Whole-brain irradiation is used for the treatment of brain tumors, but can it also induce neural changes, with progressive dementia occurring in 20-50% of long-term survivors. The present study investigated whether 45 Gy of whole-brain irradiation delivered to 12-month-old Fischer 344 x Brown Norway rats as nine fractions over 4.5 weeks leads to impaired Morris water maze (MWM) performance 12 months later. Compared to sham-irradiated rats, the irradiated rats demonstrated impaired MWM performance. The relative levels of the NR1 and NR2A but not the NR2B subunits of the NMDA receptor were significantly higher in hippocampal CA1 of irradiated rats compared to control rats. No significant differences were detected for these NMDA subunits in CA3 or dentate gyrus. Further analysis of CA1 revealed that the relative levels of the GluR1 and GluR2 subunits of the AMPA receptor and synaptophysin were not altered by whole-brain irradiation. In summary, a clinically relevant regimen of fractionated whole-brain irradiation led to significant impairments in spatial learning and reference memory and alterations in the relative levels of subunits of the NMDA, but not the AMPA, receptors in hippocampal CA1. These findings suggest for the first time that radiation-induced cognitive impairments may be associated with alterations in glutamate receptor composition.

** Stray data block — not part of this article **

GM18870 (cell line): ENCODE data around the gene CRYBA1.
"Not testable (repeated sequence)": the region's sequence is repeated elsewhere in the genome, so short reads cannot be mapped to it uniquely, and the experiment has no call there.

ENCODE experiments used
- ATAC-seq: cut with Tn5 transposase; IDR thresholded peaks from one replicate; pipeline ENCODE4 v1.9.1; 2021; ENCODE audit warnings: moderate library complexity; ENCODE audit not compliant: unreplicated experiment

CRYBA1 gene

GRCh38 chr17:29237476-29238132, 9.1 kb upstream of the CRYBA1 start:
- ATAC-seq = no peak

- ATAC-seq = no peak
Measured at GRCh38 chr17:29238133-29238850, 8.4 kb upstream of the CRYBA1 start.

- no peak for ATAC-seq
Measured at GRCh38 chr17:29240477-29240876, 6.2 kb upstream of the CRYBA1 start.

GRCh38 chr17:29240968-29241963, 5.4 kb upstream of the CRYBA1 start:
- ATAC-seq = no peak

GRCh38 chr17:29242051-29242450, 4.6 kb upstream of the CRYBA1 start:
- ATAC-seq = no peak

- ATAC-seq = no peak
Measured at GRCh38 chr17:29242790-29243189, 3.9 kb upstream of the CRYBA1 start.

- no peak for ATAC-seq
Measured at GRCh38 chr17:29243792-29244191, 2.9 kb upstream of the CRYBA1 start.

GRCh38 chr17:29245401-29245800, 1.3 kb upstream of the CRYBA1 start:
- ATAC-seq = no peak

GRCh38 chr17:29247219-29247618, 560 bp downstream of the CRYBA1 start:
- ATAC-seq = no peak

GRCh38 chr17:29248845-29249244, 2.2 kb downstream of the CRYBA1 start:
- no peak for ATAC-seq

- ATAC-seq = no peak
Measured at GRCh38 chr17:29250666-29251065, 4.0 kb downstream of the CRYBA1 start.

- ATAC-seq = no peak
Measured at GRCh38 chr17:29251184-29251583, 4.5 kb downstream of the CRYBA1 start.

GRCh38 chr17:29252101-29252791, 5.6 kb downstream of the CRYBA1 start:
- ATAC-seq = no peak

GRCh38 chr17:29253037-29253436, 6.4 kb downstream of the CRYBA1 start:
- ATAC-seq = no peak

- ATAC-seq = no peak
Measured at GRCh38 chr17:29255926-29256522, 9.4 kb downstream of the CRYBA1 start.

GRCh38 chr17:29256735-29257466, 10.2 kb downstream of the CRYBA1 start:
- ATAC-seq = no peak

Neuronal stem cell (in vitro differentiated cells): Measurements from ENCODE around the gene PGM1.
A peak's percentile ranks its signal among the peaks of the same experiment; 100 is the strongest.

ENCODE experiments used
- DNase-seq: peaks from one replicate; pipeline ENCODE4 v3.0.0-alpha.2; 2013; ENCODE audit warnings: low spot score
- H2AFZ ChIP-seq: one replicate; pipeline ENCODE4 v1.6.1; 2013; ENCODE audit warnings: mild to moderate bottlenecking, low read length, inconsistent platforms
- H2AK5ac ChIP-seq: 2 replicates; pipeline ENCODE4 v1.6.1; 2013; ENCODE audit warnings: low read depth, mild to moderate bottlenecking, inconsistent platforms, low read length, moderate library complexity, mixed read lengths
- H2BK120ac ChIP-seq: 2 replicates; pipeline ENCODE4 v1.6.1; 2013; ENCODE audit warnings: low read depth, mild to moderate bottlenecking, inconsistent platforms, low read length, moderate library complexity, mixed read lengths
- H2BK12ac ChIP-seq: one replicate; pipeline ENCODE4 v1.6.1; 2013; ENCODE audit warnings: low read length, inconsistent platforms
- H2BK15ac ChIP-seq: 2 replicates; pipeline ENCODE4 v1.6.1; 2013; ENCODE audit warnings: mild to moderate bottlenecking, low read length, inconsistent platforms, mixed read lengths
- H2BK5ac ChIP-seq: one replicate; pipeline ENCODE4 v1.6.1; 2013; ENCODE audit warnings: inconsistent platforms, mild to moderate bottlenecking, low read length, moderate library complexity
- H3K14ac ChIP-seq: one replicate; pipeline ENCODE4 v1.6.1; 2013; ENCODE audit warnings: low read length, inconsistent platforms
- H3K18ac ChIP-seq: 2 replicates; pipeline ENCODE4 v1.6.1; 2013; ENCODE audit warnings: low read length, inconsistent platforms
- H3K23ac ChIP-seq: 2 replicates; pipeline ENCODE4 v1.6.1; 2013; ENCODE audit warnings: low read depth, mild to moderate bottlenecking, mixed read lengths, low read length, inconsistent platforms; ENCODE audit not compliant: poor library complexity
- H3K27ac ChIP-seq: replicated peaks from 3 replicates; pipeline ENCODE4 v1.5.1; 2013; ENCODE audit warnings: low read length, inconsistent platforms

Article
A novel, N-aryl-bicyclohydantoin selective androgen receptor modulator scaffold was discovered through structure-guided modifications of androgen receptor antagonists. A prototype compound (7R,7aS)-10b from this series is a potent and highly tissue-selective agonist of the androgen receptor. After oral dosing in a rat atrophied levator ani muscle model, (7R,7aS)-10b demonstrated efficacy at restoring levator ani muscle mass to that of intact controls and exhibited >50-fold selectivity for muscle over prostate.